What saddens me is what I experience when working with my smaller clients. They have some clients with small and even tiny fleets (usually under 50 trucks and some very tiny – <10 trucks). Many are localized and/or generally operate a vehicle that is not subject to roadside inspections. These fleets have little to no interaction with DOT inspectors. As such, they rarely have enough inspections to rank in any category. Yet we see these New Entry companies being shut down before they even get off the ground. Why? Because they had 2 inspections and one was “bad” thus placing them in a percentile above the 35% limit for OOS. This triggers an audit and/or it is New Entry review time and they fail due to their scores or rather lack of scores and evidence that are compliant.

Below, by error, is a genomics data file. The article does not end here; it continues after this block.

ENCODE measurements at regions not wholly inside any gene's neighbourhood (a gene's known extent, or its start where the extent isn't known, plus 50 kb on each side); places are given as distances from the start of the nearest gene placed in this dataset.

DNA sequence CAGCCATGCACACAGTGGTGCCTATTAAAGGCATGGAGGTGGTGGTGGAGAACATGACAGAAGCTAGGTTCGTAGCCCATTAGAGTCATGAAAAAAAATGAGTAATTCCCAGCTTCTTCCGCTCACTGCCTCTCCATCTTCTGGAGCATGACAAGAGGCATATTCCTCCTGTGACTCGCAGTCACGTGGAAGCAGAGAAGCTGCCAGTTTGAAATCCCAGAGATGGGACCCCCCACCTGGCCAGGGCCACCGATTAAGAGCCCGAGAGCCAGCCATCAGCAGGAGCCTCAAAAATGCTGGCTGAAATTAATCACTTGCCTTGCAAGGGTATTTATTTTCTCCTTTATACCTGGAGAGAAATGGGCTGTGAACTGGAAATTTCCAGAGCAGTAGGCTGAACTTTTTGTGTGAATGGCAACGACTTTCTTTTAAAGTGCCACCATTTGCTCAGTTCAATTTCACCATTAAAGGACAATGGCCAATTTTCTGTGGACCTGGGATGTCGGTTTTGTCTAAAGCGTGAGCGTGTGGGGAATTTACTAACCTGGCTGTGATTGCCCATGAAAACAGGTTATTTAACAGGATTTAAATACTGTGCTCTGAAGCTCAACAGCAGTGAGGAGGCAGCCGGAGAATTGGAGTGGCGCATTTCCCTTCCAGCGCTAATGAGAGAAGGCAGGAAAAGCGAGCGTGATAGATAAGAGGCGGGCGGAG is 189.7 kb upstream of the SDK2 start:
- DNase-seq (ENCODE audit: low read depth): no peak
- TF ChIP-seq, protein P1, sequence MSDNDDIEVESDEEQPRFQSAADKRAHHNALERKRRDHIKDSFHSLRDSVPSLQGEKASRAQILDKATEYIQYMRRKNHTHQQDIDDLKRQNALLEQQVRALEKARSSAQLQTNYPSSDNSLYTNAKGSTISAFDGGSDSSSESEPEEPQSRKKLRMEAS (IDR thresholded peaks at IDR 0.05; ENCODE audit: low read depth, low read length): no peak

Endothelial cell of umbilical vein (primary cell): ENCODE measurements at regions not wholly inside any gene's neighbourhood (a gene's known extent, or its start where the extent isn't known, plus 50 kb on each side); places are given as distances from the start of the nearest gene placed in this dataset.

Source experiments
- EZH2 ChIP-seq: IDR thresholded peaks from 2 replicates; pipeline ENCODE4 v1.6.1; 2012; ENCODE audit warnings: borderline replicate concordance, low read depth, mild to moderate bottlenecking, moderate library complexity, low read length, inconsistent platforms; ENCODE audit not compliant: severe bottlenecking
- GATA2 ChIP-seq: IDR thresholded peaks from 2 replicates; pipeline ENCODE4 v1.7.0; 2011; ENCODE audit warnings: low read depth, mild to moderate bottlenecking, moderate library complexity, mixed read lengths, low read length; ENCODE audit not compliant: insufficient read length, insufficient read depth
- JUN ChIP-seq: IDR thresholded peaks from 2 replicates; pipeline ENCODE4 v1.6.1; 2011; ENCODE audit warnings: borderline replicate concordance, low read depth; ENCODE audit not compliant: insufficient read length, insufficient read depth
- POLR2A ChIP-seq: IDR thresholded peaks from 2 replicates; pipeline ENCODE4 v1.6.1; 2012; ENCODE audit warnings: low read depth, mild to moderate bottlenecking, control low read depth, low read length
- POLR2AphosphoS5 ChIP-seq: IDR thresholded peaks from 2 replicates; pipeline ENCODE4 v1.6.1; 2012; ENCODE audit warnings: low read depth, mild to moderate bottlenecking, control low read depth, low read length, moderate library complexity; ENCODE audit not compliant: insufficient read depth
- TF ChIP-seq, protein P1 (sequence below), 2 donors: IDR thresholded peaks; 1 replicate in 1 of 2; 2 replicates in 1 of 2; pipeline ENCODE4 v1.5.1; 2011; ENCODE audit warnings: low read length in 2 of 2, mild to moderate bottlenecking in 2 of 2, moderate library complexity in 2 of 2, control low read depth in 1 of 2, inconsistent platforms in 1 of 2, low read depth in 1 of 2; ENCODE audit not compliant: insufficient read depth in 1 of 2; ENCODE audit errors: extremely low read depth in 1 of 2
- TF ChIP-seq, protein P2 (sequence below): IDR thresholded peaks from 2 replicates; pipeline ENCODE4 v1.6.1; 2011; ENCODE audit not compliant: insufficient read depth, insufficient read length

I recall when the New Entry audit was a training process instead of a punitive process. Now with auto fail; the doors are closed for 60 days. A small company like this has no course of recoupment. In 60 days, their accounts will be gone to their competitors. Yes, they need to know how to comply with DOT regulations. Totally in agreement here. Either make these companies pass a test, like our Canadian neighbors do, prior to obtaining their DOT number or return to the training process. Up the audit to 6 months instead of 18 months but don’t close their doors unless they are egregious violators. We need to give small business a chance. I realize we also need to protect highway safety but we need to score a balance. We cannot allow one bad inspection from an untrained, non typical CMV driver to cost a business owner their livelihood.